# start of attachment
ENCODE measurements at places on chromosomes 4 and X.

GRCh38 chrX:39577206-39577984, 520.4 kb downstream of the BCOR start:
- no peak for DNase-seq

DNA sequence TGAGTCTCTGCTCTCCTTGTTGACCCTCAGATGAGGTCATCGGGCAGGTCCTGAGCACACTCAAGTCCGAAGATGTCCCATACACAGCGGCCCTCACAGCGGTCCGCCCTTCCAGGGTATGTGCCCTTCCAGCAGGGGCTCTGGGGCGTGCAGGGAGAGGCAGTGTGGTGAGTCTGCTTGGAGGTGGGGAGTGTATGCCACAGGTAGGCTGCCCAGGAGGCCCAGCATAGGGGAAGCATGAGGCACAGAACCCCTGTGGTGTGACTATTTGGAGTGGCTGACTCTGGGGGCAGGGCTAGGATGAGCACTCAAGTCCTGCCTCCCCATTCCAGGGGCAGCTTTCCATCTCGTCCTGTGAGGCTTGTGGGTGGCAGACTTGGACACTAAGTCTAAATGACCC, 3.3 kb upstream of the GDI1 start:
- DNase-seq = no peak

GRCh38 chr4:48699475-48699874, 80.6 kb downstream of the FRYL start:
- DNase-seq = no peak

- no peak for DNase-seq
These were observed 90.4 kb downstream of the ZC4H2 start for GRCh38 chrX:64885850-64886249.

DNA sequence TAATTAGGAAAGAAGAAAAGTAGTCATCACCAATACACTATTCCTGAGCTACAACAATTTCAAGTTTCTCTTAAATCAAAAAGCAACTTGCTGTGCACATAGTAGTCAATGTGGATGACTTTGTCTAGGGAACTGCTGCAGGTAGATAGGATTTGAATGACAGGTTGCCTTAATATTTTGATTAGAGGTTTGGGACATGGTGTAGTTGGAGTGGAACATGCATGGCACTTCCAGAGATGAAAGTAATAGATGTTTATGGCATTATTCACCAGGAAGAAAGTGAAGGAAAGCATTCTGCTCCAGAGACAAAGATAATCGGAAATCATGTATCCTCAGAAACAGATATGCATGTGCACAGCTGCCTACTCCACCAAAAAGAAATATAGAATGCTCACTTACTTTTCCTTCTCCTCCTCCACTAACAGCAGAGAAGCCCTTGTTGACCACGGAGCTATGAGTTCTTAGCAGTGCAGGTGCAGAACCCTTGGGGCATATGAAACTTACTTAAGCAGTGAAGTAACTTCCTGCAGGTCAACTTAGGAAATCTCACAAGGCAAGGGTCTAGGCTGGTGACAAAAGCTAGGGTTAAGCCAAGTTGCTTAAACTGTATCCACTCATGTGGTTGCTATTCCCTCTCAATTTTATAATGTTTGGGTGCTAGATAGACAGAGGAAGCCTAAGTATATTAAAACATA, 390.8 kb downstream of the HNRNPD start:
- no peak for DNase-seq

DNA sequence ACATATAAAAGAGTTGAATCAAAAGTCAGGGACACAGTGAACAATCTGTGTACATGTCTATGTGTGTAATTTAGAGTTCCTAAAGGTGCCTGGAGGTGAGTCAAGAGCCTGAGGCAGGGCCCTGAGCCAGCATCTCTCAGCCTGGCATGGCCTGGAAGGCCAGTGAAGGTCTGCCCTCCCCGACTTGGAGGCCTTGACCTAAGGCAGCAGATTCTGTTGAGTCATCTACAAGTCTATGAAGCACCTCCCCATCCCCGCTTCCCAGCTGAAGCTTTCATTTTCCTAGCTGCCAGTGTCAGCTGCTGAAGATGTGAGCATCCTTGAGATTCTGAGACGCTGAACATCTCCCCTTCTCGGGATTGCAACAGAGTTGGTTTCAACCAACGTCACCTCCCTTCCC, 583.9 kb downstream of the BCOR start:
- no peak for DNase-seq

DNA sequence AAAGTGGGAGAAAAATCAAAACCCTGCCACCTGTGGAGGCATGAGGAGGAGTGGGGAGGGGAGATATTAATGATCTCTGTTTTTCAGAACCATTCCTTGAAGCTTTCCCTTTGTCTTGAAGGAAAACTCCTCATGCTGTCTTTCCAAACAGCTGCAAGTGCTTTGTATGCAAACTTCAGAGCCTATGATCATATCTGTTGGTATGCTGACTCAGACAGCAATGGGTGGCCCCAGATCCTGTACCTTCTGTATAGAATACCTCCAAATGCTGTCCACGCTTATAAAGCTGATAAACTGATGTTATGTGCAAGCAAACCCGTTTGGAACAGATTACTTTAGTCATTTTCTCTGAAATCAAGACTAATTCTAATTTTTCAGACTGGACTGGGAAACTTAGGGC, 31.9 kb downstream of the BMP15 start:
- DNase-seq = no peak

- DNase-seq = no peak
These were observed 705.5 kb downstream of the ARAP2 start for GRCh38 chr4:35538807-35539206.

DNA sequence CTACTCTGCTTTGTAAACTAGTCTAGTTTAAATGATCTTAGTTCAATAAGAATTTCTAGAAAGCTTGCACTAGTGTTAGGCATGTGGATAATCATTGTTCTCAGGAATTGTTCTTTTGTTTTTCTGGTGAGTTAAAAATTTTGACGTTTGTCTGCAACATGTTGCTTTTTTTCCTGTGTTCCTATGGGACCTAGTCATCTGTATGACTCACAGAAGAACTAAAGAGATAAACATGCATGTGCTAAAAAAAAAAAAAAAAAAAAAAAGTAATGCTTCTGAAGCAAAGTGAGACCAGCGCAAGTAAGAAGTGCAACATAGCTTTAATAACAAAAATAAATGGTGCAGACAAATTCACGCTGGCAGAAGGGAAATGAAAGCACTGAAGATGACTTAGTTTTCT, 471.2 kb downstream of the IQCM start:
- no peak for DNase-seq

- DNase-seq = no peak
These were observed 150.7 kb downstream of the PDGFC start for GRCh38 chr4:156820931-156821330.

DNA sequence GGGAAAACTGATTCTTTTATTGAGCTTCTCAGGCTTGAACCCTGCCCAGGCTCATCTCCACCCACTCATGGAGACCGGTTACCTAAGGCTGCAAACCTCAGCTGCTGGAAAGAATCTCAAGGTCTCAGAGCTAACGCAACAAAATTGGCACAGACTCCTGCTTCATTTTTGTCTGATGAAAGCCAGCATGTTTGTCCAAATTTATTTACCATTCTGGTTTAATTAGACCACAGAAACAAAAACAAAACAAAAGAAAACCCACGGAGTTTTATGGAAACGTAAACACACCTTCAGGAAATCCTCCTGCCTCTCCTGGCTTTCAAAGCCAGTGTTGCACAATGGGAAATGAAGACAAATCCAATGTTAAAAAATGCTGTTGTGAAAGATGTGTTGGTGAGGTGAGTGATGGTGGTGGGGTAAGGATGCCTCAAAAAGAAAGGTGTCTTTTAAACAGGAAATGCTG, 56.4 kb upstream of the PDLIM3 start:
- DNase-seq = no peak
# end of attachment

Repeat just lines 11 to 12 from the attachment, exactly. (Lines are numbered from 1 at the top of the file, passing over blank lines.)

- no peak for DNase-seq

DNA sequence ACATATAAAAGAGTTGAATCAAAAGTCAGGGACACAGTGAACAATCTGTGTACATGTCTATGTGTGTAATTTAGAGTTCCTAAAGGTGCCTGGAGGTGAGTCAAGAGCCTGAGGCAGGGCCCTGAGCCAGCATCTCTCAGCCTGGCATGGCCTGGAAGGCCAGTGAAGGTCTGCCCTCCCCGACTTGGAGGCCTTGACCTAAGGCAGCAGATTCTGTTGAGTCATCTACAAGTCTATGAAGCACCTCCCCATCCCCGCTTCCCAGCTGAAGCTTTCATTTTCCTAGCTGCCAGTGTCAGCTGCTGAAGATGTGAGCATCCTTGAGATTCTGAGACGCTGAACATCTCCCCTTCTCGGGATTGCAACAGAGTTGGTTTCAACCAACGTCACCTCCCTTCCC, 583.9 kb downstream of the BCOR start: